When I first sat down to write this catch-up post, I started talking at length about the weeks that led to where I am now. After writing about half of it, I realized it really doesn’t matter. A part of why I have this cancer blog is so other people who are diagnosed with cancer (or who have loved ones diagnosed) can feel like they aren’t alone and also hopefully find helpful information. I want to get to that information–to catch up–as quickly as possible. After this, I’ll post about tests and procedures and staging and all of those details, and then start more timely (and less data-packed) posts.
For how I got here, though, let’s skip all the long details and go straight to TL;DR:
I’ve been cancer-free since 2012, also known to cancer survivors as NED: No Evidence of Disease. I’ve been clear on every screening (also called surveillance, which is an appropriately military name for hidden enemies trying to sneak up and kill you) and my last PET scan in 2013 was clear except for one spot in my nasopharynx the ENT considered a false positive (and he was right). In mid-October, what seemed like persistent pneumonia that resisted antibiotics really was persistent pneumonia… but it was probably able to resist antibiotics partly because it was protected by and thrived in a cavity behind a mass in my right lung, revealed by a chest CT ordered by my primary care physician (PCP). It’s currently considered Stage IIIa because of the size, and because one of the two involved lymph nodes is at the collarbone.
So the last 5 days have been spent in what I called Cancer Dash last time. It’s a flurry of diagnostic tests and meeting with various doctors, which I’ll describe in the next post. I made an appointment with the medical oncologist recommended by the UCLA cancer center and my PCP put in orders for a PET scan. He also sent the CT scans to Interventional Radiology for evaluation of whether the best method for biopsy would be CT-guided needle or bronchoscopy. It felt weird this time, like I was approaching diagnosis and treatment sideways, uncoordinated. It felt like different disciplines on a game development team making assets and programming and designing systems without a producer.
That night, I contacted the great radiation oncologist who treated me last time, Dr. Deepak Khuntia (Dr. Dee). He’d left active practice to become the VP of Medical Affairs at Varian, the company that makes many of the radiation machines that save lives every day. I emailed the info desk at Varian, asking if they could put me in touch with Dr. Dee for a referral in Los Angeles.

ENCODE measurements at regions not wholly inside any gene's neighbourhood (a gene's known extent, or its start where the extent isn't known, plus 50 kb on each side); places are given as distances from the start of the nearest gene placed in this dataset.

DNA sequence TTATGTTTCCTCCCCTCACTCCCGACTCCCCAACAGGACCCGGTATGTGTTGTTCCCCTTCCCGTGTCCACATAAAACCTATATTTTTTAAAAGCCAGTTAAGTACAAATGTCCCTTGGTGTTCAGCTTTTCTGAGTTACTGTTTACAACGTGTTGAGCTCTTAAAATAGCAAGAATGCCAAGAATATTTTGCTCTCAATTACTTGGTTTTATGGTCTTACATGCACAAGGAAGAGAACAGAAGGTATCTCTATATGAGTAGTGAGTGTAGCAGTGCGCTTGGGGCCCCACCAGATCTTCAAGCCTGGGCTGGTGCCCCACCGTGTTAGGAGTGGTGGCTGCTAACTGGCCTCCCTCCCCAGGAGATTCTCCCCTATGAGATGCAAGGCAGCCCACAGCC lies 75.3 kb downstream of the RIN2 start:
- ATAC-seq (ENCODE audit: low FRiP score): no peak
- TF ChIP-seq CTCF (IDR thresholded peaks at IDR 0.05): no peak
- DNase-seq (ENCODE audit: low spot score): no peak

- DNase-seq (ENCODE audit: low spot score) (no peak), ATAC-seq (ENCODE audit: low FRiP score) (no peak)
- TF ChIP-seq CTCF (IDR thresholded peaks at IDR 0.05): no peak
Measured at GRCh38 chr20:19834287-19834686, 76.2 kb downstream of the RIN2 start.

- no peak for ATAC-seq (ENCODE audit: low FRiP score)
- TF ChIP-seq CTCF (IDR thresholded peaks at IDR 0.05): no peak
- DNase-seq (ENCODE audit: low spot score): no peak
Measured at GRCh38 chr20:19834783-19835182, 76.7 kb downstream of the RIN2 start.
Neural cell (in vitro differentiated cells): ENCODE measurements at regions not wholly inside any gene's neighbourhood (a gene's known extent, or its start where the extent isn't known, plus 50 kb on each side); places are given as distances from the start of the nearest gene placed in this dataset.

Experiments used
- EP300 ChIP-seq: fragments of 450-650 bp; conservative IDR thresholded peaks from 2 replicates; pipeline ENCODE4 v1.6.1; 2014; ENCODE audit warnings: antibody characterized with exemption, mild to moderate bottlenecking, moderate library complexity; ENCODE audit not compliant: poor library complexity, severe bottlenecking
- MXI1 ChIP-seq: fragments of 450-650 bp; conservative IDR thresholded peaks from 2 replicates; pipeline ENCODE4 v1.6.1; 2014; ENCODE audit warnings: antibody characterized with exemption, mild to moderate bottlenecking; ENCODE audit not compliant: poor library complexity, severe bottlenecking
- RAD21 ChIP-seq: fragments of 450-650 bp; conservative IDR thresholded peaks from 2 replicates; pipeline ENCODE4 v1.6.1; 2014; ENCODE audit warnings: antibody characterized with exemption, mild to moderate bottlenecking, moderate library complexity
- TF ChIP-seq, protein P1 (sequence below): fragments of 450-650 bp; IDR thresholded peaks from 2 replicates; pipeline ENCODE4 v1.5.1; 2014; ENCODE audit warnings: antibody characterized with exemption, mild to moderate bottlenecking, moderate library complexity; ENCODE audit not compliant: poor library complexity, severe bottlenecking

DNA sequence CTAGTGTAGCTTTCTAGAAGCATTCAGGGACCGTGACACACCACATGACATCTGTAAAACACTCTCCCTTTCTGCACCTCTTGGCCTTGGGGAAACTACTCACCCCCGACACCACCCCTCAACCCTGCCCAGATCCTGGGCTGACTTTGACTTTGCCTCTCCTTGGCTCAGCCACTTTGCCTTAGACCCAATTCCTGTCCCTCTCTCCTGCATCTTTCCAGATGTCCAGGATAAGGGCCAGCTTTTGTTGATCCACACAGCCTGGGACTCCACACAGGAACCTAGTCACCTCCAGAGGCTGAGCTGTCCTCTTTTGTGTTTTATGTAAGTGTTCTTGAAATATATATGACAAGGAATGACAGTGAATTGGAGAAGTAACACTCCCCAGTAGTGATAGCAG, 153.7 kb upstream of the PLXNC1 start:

Even though he was at a conference, Dr. Dee responded that same evening, strongly recommending UCLA (where I was already being treated) and copying the Vice Chair of Radiation Oncology at UCLA to the email. The Vice Chair, in turn, confirmed that the medical oncologist with whom I had an appointment (Dr. Deborah Wong) was a great choice then added their lung specialist in radiation oncology, Dr. Percy Lee. Dr. Lee was attending the same conference but said he would be glad to take me on as a patient and he would meet with me the day he returned, the following Thursday. He also said I should have a brain MRI, and put in an order for one.
So the week that started with stubborn pneumonia ended looking ahead at five days of tests and meetings with oncologists. When he ordered the chest CT, my primary care physician ordered it without contrast because he was expecting a lung abscess or something similar. He wasn’t expecting to find cancer. My spouse, Charlie, wasn’t expecting cancer either. None of my friends were.
I think I was the only one half-expecting that result, once the pneumonia didn’t resolve. I knew that my specific type of head and neck cancer tended to go to the lungs if it spread. I’d thought the risk diminished dramatically after three years, but as I started my usual research, it turns out there were studies in 2014 starting to show that my specific kind of cancer (SCC HPV+) may recur at the site or with new lung primaries long after the three year mark.
Even though the discovery of cancer wasn’t a huge surprise to me, it was still a shock and a disappointment. I’d had clear screenings every time, and a clear PET scan in 2013. I’d felt fine until the pneumonia. And yet here I was, a little over three years after my original treatments ended, hearing “biopsy” and “staging” and “chemo” and “radiation” again.
But look at me, still talking when there’s science to do. Let’s talk about diagnostic tests, which in my experience are not as scary as they sound.